Jon Bradfield & Martin Hooper On ... Why Panto is Growing Up
A couple of years ago, there was a big posh pantomime renaissance in central London - think of Aladdin, and Stephen Fry's Cinderella at the Old Vic, as well as the Barbican's extravaganzas. This seems to have passed, but there are three pantos in the West End this year. And two of them are aimed at adults.
One of them is our show, Dick Whittington – Another Dick in City Hall, which plays at the Above the Stag theatre in Victoria. Meanwhile, Sinderfella (which started at the Stag last year) plays in the basement of the Leicester Square Theatre. Further afield, the Brighton Pavilion maintains its tradition with Peter Pansy in February, while the Drill Hall has a camped up, lesbian take on A Christmas Carol (following the gay version we staged there two years ago).
It make sense that the torch is being held aloft by gay adults. When we started writing adult pantos, we found it wasn’t just the smut, but the whole shouting out, booing and cheering aspect that people loved. And the morality. There is good and evil. People love seeing that played out, to reconnect with right and wrong. Look at Question Time. Especially now when we’re all looking for an enemy to blame. It’s better to shout at King Rat than to join the BNP.
We wanted to make Dick Whittington not just an adult panto but a grown up one, too. (Though it is adult. Very. Writing filthy jokes might not be up there with cancer treatment or hostage negotiation, but it’s what we’re good at.)
But it’s also grown-up. It’s magical, but grounded in reality (which makes it sound like Britain’s Got Talent). It has a proper love story. It’s satirical: our King Rat doesn’t only want to stop Dick from becoming mayor, he wants to become mayor himself. He’s a reckless banker, an expenses-fiddling political climber, a ruthless landlord. And Dick, rather than being framed for a robbery, is complicit in his own downfall. Panto stories are such archetypes, you can really play with the details.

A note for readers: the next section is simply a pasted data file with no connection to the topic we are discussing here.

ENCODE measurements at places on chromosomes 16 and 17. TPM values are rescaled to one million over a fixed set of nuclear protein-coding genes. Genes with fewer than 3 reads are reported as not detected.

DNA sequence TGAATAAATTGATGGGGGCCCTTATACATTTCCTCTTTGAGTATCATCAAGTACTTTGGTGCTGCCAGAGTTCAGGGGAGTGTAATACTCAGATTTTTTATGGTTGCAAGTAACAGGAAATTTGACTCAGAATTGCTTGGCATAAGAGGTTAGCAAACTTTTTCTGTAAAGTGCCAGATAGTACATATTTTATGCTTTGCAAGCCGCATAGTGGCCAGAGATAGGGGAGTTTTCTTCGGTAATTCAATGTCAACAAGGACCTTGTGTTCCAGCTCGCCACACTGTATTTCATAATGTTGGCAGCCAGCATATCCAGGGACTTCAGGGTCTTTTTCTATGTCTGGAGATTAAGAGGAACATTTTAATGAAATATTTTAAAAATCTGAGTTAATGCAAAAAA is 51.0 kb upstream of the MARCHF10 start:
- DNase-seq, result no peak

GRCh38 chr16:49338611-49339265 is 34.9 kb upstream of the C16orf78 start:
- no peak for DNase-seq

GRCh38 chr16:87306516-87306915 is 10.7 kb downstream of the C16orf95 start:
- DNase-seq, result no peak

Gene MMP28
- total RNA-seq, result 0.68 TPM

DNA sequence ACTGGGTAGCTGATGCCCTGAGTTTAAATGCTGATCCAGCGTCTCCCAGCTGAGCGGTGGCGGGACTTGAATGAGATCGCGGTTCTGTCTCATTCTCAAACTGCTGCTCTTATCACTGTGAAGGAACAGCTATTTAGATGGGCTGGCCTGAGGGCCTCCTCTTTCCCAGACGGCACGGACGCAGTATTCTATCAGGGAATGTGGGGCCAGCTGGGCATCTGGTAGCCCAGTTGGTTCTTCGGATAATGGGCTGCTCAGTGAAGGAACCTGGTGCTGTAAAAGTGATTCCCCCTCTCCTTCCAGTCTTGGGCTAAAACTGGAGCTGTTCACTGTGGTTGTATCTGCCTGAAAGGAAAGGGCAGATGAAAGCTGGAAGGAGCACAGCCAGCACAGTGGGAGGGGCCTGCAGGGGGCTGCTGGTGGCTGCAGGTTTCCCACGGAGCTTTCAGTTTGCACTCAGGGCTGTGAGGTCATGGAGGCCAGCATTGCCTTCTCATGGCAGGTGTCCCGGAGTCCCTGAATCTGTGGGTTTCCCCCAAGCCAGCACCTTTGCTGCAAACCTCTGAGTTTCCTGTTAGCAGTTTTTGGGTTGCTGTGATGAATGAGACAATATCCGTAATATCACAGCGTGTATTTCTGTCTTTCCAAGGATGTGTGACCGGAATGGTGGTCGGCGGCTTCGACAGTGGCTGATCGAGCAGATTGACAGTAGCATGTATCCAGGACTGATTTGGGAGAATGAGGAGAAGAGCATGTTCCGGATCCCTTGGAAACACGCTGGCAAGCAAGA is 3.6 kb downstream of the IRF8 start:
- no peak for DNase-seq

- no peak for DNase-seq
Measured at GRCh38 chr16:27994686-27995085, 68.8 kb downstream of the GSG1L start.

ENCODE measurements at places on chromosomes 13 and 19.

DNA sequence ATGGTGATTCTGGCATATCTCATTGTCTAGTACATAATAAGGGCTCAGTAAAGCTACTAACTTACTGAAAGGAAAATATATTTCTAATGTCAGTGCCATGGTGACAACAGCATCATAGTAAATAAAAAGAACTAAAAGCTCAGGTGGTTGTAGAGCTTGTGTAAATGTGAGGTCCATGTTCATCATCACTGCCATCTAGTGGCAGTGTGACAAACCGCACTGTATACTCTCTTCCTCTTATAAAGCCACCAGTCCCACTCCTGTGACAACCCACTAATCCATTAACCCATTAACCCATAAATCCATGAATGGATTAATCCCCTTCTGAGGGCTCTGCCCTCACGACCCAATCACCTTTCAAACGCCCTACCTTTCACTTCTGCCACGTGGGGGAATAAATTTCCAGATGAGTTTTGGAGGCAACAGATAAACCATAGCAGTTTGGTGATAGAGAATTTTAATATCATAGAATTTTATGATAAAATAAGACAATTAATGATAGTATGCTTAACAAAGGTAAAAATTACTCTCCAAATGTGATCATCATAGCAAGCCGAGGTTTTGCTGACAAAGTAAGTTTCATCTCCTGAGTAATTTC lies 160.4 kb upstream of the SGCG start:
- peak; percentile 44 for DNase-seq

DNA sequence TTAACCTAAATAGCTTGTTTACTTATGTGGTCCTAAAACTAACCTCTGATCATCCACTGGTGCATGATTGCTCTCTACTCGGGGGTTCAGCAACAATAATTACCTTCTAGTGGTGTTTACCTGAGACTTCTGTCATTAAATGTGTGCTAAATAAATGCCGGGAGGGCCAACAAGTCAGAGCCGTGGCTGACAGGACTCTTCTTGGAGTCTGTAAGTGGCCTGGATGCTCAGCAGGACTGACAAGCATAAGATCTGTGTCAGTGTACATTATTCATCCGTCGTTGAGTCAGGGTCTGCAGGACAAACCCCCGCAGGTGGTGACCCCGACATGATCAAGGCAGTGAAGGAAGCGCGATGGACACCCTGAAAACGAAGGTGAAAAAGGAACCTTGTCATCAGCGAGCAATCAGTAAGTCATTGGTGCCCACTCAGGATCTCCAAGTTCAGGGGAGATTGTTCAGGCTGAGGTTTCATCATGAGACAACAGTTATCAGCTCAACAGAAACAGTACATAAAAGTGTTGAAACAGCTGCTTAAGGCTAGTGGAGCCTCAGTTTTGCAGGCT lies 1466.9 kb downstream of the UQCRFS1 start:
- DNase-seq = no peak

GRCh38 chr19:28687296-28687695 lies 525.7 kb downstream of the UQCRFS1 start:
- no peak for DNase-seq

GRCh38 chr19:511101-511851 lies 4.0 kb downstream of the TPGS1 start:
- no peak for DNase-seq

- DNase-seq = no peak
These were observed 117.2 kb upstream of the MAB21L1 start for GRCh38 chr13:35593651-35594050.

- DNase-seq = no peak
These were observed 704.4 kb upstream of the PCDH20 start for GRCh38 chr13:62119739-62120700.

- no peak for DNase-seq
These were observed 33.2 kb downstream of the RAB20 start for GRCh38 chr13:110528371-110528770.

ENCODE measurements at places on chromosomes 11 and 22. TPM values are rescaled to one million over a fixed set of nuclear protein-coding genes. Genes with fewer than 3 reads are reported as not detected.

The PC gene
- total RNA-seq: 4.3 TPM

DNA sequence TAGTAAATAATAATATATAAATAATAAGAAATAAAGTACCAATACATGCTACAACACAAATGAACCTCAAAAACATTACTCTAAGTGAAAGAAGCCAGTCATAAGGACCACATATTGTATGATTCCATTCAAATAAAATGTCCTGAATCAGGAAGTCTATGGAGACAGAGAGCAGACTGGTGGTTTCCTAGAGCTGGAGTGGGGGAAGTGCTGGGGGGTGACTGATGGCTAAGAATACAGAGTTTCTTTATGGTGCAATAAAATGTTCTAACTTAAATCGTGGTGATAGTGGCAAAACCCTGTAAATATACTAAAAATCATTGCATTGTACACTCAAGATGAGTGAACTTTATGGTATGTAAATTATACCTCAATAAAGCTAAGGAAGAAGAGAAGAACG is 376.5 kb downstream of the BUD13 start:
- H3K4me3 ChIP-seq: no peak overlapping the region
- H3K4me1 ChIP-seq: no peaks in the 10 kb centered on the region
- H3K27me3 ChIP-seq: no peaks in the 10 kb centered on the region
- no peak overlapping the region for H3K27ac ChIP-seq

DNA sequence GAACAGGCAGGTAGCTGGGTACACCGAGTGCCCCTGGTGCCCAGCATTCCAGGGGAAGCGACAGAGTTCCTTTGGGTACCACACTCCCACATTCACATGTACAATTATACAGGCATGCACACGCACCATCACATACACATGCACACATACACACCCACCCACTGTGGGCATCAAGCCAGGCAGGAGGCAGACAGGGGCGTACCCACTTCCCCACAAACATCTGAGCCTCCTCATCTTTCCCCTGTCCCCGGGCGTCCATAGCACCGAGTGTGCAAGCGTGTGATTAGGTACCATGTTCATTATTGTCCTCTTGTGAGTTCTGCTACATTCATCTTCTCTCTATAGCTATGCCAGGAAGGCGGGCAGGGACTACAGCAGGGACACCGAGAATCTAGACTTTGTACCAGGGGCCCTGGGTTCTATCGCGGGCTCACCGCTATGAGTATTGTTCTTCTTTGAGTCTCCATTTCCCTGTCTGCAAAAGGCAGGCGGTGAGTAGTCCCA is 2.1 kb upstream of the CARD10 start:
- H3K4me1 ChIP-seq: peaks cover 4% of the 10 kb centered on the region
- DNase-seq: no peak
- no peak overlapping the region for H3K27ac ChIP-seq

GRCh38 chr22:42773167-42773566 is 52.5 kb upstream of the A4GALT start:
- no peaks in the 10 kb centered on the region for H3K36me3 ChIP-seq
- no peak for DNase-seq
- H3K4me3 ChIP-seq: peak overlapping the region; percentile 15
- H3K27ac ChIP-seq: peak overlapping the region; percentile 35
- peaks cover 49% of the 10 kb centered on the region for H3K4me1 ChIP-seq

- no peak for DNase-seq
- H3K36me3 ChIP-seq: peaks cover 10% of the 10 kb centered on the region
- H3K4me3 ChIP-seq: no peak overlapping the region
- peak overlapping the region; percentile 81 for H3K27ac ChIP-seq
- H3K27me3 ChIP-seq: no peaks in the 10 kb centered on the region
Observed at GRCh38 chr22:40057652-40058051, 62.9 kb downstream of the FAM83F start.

It means a lot to write a “gay” pantomime. The legends and fairytales in pantomime are one of the first experiences of theatre we have as kids, our first exposure to love stories. Those of us that grow up gay, we haven’t had those romantic stories – they’re always heterosexual. Stephen Fry broke new ground by hinting at a gay relationship in his Cinderella. But we want to put a gay love story centre stage. And maybe satirise the expectations of the gay scene too. It won’t stop other people enjoying it. But they might have to ask what a few of the words mean...
Famous pantomime scribes Stephen Fry, Mark Ravenhill and Jonathan Harvey are gay, as we are. Maybe it’s because they are stories about the underdog (Cinderella or Snow White) or the hero that must tread his own path (Jack and the Beanstalk, Dick Whittington).
We enjoy writing for the dames the most. They are a cousin of the drag queen, but it’s not the same thing. Gay men do often have fixations about women who don’t quite fit in. Whether it’s because they seem strong or vulnerable. There’s probably a psychoanalytical word for that sort of identification, and the pantomime dame is a mixture of the strong and weak, the glamorous and grotesque, the dignified and the brazen, the male and the female.
When we were auditioning our Dick Wittington cast, Peter Kosta, who is directing, explained to actors that we were “taking pantomime back to its roots, back through Comedia del Arte, right back to Aristophanes”. That’s not just grand-speaking. Aristophanes’ comedies poked fun at everyone from the gods to the man on the street. They were satires too, mocking political figures and events. And, they were rude. Bawdy jokes and fake phalluses filled the stage.
Peter says “it was the Victorians who took this sort of theatre and sanitised it. It became a very diluted entertainment, made safe and for children. Most mainstreams pantomimes relate back to that Victorian style”. We’re bringing it back into the gutter, and we hope people will join us there.
Dick Whittington - Another Dick in City Hall runs at Victoria's Above the Stag Theatre until 20 December 2009.